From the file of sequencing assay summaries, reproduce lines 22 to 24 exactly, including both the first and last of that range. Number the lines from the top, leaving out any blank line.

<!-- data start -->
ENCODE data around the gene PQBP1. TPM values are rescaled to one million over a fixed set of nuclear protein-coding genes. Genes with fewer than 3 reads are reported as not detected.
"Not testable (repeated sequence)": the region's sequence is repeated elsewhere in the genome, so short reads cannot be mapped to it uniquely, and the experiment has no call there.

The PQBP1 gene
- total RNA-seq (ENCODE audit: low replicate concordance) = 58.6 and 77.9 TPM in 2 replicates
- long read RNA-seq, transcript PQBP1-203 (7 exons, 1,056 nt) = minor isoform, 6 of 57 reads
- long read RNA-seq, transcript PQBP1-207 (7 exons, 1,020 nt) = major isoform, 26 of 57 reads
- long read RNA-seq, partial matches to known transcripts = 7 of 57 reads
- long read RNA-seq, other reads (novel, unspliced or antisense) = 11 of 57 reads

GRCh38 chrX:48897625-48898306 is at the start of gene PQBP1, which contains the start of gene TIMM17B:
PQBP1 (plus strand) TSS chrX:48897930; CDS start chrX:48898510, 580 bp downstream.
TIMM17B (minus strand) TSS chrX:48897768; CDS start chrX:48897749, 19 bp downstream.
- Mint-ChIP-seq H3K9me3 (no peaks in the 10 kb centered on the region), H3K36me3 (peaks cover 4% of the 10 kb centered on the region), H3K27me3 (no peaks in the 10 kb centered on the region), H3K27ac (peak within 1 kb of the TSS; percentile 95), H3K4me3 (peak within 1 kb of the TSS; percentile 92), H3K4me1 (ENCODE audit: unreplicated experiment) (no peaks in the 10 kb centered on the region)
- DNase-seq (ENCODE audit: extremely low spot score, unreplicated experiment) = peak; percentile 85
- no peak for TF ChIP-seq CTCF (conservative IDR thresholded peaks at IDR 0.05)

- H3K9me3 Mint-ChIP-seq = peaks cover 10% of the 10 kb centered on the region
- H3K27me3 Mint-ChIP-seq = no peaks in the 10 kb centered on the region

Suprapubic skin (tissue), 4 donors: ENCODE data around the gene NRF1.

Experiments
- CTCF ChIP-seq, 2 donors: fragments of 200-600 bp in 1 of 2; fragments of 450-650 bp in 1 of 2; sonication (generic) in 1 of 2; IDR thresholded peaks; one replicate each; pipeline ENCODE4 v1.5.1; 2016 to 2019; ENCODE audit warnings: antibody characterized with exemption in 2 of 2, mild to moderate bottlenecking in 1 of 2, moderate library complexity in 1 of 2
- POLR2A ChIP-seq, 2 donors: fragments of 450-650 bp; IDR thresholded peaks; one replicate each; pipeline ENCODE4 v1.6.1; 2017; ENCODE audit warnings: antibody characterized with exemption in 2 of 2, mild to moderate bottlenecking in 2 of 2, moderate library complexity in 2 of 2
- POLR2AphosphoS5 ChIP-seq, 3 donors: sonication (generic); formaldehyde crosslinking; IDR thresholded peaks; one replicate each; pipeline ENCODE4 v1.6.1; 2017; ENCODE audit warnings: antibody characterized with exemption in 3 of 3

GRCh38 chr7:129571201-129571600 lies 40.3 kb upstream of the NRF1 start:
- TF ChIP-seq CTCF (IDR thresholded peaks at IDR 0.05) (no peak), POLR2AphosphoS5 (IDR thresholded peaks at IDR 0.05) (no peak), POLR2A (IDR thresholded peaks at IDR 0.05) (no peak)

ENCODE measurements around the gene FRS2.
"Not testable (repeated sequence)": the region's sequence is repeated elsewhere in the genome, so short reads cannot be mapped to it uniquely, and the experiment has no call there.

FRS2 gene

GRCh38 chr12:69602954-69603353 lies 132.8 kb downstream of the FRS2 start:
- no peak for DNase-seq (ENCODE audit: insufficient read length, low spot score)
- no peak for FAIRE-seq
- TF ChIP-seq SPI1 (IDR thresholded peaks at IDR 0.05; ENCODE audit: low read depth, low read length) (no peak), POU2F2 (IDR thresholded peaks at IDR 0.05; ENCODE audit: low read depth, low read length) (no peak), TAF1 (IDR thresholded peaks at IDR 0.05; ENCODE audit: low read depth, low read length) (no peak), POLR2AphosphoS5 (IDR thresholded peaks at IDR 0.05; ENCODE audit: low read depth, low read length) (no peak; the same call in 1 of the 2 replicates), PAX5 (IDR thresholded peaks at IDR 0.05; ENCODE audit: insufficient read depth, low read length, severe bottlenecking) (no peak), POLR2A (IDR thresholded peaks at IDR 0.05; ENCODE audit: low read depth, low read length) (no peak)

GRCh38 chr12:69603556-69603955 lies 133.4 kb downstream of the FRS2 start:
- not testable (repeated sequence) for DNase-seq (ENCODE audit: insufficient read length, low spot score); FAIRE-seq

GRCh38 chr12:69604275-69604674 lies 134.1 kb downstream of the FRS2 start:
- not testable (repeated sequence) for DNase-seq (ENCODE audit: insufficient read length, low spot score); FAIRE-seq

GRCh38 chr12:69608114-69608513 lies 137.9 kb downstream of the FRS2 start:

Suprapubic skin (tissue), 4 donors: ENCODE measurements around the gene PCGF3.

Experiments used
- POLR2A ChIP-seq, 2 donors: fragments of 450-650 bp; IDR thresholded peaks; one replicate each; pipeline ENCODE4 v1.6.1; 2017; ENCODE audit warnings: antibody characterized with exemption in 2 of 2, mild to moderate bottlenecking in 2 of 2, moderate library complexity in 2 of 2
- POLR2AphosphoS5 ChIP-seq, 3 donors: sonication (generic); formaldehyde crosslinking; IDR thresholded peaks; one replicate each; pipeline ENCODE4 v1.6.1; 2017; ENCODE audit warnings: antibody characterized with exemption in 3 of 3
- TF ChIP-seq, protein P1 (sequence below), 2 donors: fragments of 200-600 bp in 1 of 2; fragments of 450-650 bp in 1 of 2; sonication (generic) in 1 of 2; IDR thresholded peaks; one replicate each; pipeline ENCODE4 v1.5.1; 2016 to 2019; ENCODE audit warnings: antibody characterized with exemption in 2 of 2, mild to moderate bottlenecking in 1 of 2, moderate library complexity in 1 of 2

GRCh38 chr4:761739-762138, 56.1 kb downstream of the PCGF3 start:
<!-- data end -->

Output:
GRCh38 chr7:129571201-129571600 lies 40.3 kb upstream of the NRF1 start:
- TF ChIP-seq CTCF (IDR thresholded peaks at IDR 0.05) (no peak), POLR2AphosphoS5 (IDR thresholded peaks at IDR 0.05) (no peak), POLR2A (IDR thresholded peaks at IDR 0.05) (no peak)

ENCODE measurements around the gene FRS2.